Those of you who have found yourselves in the main lobby of Providence’s Temple Beth-El have probably noticed a striking art installation just to the left of the doors leading into the synagogue’s meeting hall: a pale green glass disc about 5 feet in diameter and an inch and a half thick. A narrow, shallow trough about 2 feet long runs vertically through the center of the otherwise perfectly smooth and polished surface. The artist, Dan Clayman, has created a work that embodies the power and the depth of unadorned simplicity.
Above the glass disc are three Hebrew words: patuach, sagur, patuach. An English translation – “open, closed, open” – is nowhere to be found. Nor is it noted that “Patuach Sagur Patuach” is the title of the last collection of poems by Yehuda Amichai (1924-2000), Israel’s best-known contemporary poet, whose work has been translated into 37 languages.
It is not until the 16th poem, out of a total of 23, that Amichai addresses the title of his final work. In section 4 of “I Was Not One of the Six Million. And What is the Course of My Life? Open Closed Open,” Amichai writes: “Open closed open. Before you are born/Everything is open in the world without you. While you are living, everything is closed/Within your life. And when you die, everything is again open./Open closed open. This is all you are.” (All translations of Amichai are my own.)
At first glance, Amichai seems to have it backwards: Doesn’t it make more sense to say that it is only when we are alive that the world is open to us? And before we are born and after we die, isn’t the world closed to us? Upon reflection, however, Amichai seems to be suggesting that death destroys our need for limits; everything is once again open.
It is during our lifetime that we must impose limits upon the world around us; to preserve our very sanity, we need to close out most of the infinity of stimuli that is continually bombarding us. We can only make our subjective experience manageable by choosing where to focus, where to place our finite energy, what to embrace, what to ignore. Indeed, it is by choosing what to see, what not to see, what to hear, what not to hear, what to learn, what not to learn, that we can shape the “I” at the core of our personalities.
Open closed open. Patuach sagur patuach. Amichai points to a central paradox: We can only be open to the fullness of life when we voluntarily choose to close the door on the overabundance of experience and learn to live within our human limitations.
In wrestling with this paradox, Amichai devoted much of his poetic energy in the final years of his life to an exploration of the subtle interplay between forgetting and remembering, which he sees as analogous to the processes of opening and closing. To forget everything is to obliterate our identities. To remember everything is to drown in the ocean of undifferentiated time; if we permit all our memories to be equally significant, if we view our past experience as holding no mountains and no valleys, then our past is a flat line, a living death.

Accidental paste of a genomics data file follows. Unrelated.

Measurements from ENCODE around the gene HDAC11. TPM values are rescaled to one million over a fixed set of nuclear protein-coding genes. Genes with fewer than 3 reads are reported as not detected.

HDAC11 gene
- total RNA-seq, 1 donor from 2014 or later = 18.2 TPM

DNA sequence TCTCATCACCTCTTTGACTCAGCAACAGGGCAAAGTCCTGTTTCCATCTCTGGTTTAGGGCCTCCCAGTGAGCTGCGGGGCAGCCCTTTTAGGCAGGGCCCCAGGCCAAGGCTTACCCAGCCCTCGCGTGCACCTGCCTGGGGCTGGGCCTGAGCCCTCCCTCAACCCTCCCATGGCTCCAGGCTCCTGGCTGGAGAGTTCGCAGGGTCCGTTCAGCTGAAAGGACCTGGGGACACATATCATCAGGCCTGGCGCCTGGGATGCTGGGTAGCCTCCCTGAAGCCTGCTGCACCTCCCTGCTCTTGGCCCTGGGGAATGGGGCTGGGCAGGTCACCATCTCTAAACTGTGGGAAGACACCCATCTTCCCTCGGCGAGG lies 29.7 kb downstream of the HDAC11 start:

Forgotten … remembered …forgotten. … All is balance.
The last poem in Amichai’s final collection, “Pitsitsat Hazman Ha-Yehudi,” (“The Jewish Time Bomb”), begins with his musings about the “Amen stone” on his desk, the stone to which he refers in four other poems in this same volume: “On my desk there is a stone upon which is engraved the word ‘Amen,’ a fragment/rescued from thousands upon thousands of fragments of broken tombstones/in Jewish cemeteries. …”
The poet goes on to say that these fragments and pieces of shrapnel have filled up what he calls “the great Jewish time bomb.” In addition to these broken bits from Jewish graves, the Jewish time bomb is stuffed with fragments from the two tablets of the Ten Commandments, broken altars and crosses, rusty nails from the Crucifixion, shards of houseware, shattered sacred vessels, pieces of bone, eyeglasses, shoes, artificial limbs, discarded dentures, empty canisters of Zyklon B – a time bomb filled with the explosive memories of defamation, degradation, annihilation.
Despite this burden of memory, which Amichai says “will fill the Jewish time bomb till the end of days,” the poet affirms that the “Amen stone” on his desk offers him shalvah, tranquility, peace. It is “a stone of witness to all the things that have ever been/and all the things that will ever be, a stone of Amen and love./ Amen, Amen, and so may it be God’s will.”
“The Jewish Time Bomb” testifies to Amichai’s ongoing struggle between the duty to remember and the need to forget, the need to be closed in order to be open and the need to be open in order to be closed.
The last words of “And Who Will Remember the Rememberers?,” the poem that immediately precedes “The Jewish Time Bomb,” form in Hebrew a rhyming couplet:
“Shachuach, zachur, shachuach/Patuach, sagur, patuach.”
“Forgotten, remembered, forgotten. Open, closed, open.”
JAMES B. ROSENBERG is rabbi emeritus at Temple Habonim, in Barrington. Contact him at firstname.lastname@example.org.